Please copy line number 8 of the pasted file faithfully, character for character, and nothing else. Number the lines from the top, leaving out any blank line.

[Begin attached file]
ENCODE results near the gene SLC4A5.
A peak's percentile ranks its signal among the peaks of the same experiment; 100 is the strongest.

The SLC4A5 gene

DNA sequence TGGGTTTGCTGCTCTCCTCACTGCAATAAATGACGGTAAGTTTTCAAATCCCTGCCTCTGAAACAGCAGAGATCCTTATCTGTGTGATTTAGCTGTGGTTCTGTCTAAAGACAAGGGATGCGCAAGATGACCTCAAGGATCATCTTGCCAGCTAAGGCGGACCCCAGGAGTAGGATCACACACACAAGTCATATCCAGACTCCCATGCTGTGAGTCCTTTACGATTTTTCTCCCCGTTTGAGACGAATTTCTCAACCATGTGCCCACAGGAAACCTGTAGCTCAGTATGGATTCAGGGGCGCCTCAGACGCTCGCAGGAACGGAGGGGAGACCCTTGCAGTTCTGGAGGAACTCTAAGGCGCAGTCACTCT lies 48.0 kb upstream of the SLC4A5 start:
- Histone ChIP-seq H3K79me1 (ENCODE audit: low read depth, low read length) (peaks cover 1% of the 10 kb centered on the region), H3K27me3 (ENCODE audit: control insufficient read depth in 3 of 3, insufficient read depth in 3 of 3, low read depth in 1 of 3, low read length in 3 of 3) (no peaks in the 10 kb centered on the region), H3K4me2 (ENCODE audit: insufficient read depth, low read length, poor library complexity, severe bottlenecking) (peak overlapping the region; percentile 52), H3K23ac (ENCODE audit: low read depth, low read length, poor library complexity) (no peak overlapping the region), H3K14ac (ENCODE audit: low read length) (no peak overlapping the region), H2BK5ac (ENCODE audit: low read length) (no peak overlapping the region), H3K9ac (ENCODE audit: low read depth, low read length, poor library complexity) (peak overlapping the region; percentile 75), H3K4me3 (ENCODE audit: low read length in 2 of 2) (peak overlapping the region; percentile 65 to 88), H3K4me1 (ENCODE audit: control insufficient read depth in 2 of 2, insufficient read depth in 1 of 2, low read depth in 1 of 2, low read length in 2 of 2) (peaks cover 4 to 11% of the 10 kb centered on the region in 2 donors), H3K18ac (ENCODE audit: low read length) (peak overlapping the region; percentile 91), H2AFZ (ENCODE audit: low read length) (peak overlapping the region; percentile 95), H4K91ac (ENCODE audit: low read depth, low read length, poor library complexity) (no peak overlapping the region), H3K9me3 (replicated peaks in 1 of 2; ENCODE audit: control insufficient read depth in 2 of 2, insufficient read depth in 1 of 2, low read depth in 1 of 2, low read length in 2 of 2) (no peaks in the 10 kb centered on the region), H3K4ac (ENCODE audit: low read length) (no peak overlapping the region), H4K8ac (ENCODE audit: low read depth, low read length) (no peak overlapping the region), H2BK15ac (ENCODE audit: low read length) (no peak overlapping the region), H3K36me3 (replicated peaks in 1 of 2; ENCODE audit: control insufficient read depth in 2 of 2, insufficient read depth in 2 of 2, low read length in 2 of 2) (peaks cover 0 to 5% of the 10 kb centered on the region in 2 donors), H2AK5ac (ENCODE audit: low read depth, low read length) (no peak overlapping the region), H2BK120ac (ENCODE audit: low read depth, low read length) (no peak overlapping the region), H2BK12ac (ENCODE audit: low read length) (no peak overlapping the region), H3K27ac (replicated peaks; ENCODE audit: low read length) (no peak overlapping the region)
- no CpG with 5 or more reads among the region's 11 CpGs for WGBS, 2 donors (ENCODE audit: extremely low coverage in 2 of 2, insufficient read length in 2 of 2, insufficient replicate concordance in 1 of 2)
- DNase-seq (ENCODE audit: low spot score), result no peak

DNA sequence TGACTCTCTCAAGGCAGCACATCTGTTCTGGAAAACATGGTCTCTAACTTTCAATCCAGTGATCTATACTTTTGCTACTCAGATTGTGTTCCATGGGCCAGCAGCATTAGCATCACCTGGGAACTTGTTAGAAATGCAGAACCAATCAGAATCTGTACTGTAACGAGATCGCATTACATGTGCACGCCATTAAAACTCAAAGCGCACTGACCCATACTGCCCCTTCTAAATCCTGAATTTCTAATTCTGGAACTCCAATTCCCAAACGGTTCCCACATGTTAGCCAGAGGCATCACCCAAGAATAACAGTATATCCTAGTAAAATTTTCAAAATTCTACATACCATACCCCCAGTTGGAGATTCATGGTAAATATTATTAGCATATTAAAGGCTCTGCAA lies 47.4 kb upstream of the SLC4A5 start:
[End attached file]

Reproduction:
DNA sequence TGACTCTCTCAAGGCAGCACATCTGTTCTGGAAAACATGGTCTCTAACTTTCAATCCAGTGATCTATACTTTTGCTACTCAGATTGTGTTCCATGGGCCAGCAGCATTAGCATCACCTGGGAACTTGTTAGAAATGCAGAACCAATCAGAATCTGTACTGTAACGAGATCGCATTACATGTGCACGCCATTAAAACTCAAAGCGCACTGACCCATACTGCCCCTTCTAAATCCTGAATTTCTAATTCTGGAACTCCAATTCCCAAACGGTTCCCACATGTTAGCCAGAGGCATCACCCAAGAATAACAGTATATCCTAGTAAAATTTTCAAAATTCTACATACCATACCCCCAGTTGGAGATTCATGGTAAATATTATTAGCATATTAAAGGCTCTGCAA lies 47.4 kb upstream of the SLC4A5 start: